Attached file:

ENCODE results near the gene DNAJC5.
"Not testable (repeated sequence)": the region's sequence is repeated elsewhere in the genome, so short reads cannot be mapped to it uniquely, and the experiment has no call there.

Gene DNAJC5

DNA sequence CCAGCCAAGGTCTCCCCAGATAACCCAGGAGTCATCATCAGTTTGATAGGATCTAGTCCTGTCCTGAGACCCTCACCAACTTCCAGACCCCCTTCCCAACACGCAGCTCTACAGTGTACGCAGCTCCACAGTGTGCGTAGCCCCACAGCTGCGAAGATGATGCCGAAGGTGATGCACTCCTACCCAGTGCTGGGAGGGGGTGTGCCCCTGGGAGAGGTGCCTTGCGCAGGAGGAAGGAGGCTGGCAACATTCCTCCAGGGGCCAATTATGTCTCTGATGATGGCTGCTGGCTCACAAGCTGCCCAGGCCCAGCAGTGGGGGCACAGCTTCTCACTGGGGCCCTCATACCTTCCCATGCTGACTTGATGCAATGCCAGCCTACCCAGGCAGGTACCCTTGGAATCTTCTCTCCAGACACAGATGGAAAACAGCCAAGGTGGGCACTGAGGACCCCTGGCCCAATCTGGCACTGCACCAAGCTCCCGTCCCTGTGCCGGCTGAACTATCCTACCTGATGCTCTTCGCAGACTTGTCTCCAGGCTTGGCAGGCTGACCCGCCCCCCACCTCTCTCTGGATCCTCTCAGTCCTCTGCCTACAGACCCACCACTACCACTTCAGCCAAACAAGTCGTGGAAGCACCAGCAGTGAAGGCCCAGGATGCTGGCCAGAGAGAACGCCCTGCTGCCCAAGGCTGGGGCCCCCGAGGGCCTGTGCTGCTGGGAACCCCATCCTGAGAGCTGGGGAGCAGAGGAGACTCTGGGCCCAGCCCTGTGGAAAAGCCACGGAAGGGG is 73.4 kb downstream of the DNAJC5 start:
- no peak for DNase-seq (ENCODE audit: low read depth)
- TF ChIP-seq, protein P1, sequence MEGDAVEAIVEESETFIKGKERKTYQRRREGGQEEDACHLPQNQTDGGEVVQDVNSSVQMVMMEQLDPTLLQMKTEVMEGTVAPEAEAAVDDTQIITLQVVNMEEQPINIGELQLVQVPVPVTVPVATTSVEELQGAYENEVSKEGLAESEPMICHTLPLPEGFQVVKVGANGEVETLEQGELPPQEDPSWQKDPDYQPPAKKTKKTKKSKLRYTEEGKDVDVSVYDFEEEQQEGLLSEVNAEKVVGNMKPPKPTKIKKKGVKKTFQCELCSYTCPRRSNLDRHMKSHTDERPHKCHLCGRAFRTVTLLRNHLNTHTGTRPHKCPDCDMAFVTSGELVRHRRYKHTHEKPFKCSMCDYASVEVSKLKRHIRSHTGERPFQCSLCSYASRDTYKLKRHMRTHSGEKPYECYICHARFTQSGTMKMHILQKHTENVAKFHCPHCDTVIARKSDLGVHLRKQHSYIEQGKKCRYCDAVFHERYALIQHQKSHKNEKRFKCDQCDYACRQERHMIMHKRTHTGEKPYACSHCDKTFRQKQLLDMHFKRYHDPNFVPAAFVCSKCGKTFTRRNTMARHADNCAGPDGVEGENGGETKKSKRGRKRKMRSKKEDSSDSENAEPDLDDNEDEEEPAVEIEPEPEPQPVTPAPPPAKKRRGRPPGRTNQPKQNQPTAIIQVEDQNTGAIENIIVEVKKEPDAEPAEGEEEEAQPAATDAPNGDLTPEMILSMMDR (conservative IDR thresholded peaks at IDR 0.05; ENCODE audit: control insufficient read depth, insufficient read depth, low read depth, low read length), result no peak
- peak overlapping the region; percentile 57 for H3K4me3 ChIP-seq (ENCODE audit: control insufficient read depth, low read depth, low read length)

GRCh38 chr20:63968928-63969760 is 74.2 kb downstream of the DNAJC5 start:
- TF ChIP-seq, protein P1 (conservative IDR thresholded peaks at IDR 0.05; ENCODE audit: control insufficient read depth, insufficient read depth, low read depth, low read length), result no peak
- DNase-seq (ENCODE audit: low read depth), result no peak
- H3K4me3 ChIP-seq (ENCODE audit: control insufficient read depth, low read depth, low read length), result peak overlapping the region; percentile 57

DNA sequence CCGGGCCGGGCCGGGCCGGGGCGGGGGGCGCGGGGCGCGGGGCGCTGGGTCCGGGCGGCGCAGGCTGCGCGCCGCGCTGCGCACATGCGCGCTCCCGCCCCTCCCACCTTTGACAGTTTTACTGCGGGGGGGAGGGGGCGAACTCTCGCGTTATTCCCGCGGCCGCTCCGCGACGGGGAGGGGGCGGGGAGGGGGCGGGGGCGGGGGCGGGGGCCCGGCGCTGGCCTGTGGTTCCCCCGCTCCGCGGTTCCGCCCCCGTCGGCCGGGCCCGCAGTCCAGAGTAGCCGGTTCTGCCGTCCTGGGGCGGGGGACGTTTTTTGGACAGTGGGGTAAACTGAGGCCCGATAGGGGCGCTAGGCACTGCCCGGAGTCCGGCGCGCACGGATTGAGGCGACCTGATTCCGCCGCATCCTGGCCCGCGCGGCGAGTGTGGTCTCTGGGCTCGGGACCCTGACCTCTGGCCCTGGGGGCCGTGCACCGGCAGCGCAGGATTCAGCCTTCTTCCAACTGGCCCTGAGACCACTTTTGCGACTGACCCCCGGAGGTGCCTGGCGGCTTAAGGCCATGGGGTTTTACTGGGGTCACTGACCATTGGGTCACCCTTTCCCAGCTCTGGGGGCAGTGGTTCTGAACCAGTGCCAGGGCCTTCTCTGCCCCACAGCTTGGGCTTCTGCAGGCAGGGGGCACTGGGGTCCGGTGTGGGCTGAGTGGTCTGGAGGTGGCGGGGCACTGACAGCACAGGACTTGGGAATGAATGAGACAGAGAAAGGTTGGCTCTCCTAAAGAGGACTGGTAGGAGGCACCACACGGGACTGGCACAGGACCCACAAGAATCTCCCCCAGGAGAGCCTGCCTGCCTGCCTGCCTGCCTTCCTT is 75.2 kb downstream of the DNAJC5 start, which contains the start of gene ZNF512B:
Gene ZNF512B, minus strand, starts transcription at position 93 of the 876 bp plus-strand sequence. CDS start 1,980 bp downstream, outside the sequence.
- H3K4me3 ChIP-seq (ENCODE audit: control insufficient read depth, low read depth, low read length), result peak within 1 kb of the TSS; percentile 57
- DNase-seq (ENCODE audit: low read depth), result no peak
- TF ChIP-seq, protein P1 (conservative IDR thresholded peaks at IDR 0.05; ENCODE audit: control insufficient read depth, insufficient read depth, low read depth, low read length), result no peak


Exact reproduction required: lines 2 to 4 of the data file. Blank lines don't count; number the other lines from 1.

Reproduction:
"Not testable (repeated sequence)": the region's sequence is repeated elsewhere in the genome, so short reads cannot be mapped to it uniquely, and the experiment has no call there.

Gene DNAJC5

DNA sequence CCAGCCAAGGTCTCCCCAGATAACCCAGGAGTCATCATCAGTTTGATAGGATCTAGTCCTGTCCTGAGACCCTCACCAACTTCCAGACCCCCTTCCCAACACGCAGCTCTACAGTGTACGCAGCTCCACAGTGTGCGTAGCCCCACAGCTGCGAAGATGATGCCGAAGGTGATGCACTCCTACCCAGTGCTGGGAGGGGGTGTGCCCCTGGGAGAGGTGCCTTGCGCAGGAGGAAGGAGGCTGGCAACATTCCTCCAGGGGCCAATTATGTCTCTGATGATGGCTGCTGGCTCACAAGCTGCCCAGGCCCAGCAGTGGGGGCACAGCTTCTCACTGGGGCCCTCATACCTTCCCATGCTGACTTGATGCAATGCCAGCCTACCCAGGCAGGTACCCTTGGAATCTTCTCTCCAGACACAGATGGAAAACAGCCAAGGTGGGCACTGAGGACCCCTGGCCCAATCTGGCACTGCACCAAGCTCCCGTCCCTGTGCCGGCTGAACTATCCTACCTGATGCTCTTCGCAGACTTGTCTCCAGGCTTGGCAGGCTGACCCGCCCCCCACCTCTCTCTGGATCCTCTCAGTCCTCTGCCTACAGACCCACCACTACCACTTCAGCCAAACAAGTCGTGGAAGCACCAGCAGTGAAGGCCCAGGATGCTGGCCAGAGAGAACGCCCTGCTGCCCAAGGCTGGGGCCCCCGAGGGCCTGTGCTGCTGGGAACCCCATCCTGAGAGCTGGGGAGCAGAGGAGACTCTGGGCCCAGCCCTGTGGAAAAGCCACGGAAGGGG is 73.4 kb downstream of the DNAJC5 start: